A scarcely believable night at the Bernabeu, that should leave Chelsea wondering how exactly they have gone out.
Many will rightly point to the seemingly eternal magnificence of Luka Modric and Karim Benzema, who together conjured the second of this tie’s sensational comebacks. Chelsea should still only be looking at themselves.
They had the game won, at 3-0 up on the night and 4-3 up on aggregate, only for basic sloppiness to allow Real Madrid to go through with two strikes to make it 5-4 overall after extra-time. Everyone had been pushed to the limit. Two players went beyond. Thomas Tuchel was livid.
That feeling is surely all the more profound given the sense – not for the first time – that Madrid just aren’t that good. It is as if they are constantly favored by circumstances. They would gladly point out they just have the players to exploit any circumstance, and expose any team’s flaws, because there can be absolutely no doubt about Modric and Benzema.
The French star was again the match-winner, hitting his 38th goal of the campaign in his 38th game, and is this Champions League season’s outstanding player.
It is the kind of performance level that should end with delivering the trophy itself, but Madrid now likely to have Pep Guardiola’s Manchester City next.
Then again, given how this Champions League Tuesday alone went, can anyone really bank on anything in this competition?
Look at this game alone, whatever about what happened in Munich.
With the Champions League having developed a capacity for spectacular comebacks in the last few years, this somehow went further, and had two comebacks in one game.
Carlo Ancelotti finally came out the other side.
Tuchel will be wondering how his team let this slip.
The tie was far from dead, as he had proclaimed after 3-1 first-leg defeat, but his team let Madrid live.
That is what will make it all the more galling.
Chelsea in the first half showed what they should have done in the first leg. They weren’t just more intense and focused than Madrid. They looked the better team.
Madrid, for their part, struggled with striking that balance between attack and defense when ahead in the tie. It was far from the first time Ancelotti had been in this situation, too.
That only added to the wave of trepidation that went around the stadium on 14 minutes.
Mateo Kovacic played it low from the left, for Ruben Loftus-Cheek to flick on, if only to Timo Werner’s knee. It is debatable how much the German knew about what happened next, as the ball rebounded forward, but Mason Mount certainly knew what he was doing next.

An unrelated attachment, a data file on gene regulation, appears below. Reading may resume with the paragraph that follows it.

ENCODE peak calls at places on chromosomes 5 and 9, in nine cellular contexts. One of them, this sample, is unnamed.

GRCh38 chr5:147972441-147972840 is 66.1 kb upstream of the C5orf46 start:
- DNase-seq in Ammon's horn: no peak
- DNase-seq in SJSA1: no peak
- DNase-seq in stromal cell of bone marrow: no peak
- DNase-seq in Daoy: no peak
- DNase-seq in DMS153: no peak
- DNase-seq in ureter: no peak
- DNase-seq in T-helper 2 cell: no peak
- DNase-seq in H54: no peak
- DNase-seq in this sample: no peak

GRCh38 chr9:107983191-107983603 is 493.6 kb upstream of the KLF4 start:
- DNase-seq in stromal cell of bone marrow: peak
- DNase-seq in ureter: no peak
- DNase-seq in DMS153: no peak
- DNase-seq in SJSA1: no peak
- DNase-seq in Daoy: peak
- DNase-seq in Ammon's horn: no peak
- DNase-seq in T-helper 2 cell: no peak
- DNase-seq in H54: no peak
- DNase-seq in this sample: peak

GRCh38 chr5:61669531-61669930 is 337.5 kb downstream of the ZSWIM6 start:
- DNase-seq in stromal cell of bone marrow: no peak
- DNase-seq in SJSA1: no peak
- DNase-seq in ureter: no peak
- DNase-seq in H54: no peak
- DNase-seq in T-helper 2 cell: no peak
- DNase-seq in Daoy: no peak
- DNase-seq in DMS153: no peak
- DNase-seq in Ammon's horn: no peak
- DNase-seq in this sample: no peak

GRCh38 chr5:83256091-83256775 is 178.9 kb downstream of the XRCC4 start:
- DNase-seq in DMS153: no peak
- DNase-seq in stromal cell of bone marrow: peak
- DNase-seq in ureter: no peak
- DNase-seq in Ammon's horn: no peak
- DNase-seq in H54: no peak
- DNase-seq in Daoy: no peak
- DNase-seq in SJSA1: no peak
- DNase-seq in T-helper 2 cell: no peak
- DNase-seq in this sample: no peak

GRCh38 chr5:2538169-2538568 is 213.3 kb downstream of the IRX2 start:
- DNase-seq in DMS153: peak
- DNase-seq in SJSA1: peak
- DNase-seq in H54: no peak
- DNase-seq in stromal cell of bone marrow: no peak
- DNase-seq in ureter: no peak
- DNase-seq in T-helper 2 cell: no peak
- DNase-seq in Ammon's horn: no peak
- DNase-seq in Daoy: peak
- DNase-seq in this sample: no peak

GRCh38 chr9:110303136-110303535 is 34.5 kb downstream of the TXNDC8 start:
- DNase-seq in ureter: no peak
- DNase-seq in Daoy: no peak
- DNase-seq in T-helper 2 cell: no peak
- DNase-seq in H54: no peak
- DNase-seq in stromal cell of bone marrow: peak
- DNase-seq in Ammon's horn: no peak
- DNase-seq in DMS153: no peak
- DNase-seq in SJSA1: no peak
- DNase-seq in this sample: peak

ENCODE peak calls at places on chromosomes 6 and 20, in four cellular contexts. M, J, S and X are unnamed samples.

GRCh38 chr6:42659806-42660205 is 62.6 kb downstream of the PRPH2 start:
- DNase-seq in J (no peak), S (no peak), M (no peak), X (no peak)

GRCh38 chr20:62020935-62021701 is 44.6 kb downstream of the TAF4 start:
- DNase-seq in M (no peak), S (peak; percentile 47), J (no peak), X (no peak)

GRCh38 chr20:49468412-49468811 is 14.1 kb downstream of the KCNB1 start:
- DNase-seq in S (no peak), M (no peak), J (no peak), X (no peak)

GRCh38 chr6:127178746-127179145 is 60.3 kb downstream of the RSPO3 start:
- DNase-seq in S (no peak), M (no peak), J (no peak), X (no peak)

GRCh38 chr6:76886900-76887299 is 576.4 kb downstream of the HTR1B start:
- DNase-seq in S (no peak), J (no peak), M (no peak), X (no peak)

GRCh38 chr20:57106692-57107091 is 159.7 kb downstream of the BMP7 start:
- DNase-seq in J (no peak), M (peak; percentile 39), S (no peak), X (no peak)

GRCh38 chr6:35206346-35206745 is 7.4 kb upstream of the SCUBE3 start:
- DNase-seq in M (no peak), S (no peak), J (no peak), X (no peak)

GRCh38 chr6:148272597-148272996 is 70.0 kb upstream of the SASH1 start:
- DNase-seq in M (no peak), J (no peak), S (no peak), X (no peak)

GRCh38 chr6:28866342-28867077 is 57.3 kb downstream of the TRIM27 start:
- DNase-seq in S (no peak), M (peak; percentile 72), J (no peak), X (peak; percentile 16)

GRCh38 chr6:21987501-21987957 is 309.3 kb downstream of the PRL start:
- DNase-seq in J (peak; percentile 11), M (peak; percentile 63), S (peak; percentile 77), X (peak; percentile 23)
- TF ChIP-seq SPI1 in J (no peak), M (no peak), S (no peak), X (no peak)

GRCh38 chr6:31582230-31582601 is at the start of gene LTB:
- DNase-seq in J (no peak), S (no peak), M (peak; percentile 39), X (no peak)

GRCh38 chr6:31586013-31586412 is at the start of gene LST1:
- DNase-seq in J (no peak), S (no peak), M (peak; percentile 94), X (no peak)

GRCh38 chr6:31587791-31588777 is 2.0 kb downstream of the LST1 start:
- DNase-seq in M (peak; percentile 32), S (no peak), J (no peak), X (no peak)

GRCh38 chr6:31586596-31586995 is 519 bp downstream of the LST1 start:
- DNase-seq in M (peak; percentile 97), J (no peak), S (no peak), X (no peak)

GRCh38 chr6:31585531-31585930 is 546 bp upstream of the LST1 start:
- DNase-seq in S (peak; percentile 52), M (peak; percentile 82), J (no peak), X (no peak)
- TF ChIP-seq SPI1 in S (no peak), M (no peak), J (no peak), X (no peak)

I have surged onto the loose ball and put it straight into the corner.
Chelsea were soaring. There was a period after the goal when they were already penning Ancelotti’s side in like it was the last 10 minutes. Many of Madrid’s players were looking their age, the team again looking stale.
It was then that they showed their experience. Just as Chelsea were building up momentum, Modric and Toni Kroos got on the ball to slow the game down.
It was a little glimpse of why they have won so much, why they remain so hard to beat, but only temporarily stemmed the tide.
Chelsea came right back at them. Mount’s intensity, in particular, was causing utter panic. There was chaos around their box, and Chelsea were increasingly applying a control of their own.
There was the sense the ball could go anywhere. From one loose ball, James volleyed wide, with referee Szymon Marciniak giving a corner. Antonio Rudiger then gave Chelsea the equalizer, plundering a header.
Madrid couldn’t really complain about decisions going against them, though. Mount might have had a penalty minutes before that, and there was then Marcos Alonso’s goal ruled out for what seemed an innocuous handball.
It was a reprieve for Madrid, and emboldened them enough for Benzema to hit the top of the bar with a header.
The game had seen little of him, although he was obviously building up. It was about to see the sublime and the ridiculous.
It was difficult to know which of those to use for Chelsea’s third, given the scorer, and the circumstances. Maybe both.
Werner was suddenly released into the box, only to look like he had brought the ball too far wide. It was only the set-up for one of his finest goals, albeit from awful defending Madrid. With Casemiro seemingly determined to go to ground as early as possible, Werner side-stepped him once, and then twice, before squirming the ball past Thibaut Courtois.
It was remarkable composition, especially from a player who has become notoriously endearing during his time at Chelsea for rushed finishes and inexplicable misses.
That should have been Madrid done. The next act in this epic was only beginning.
One of the reasons Madrid keep persevering, so often seemingly defying logic, is because a player like Modric is far from done.
He only keeps showing why he is one of the greatest in the history of the game.
On 80 minutes, with Madrid needing something, the Croatian offered divine inspiration. Chelsea had been in a rare moment of retreat, when Rodrygo made a darting run forward. Spotting him at the other end of the pitch, Modric went for an audacious swerved ball with the outside of his foot. It of course dropped perfectly, but didn’t land, as Rodrygo lashed it past Mendy.
The second comeback had started.
It was inevitably Benzema who finished it, by of course finishing with a header.
Madrid were finally playing with momentum, but not to the extent that it should have swept Rudiger to the ground. With the defender prone, though, Benzema stooped to head in Vinicius’ cross.
The Bernabéu was rocking. Chelsea were reeling.
They strived to muster the necessary force, but there was something lacking about it. They no longer believed.
The rest of us could barely believe what we were seeing. Modric and Benzema, however, have seen it all.
It is why, after all this, they can still do it all.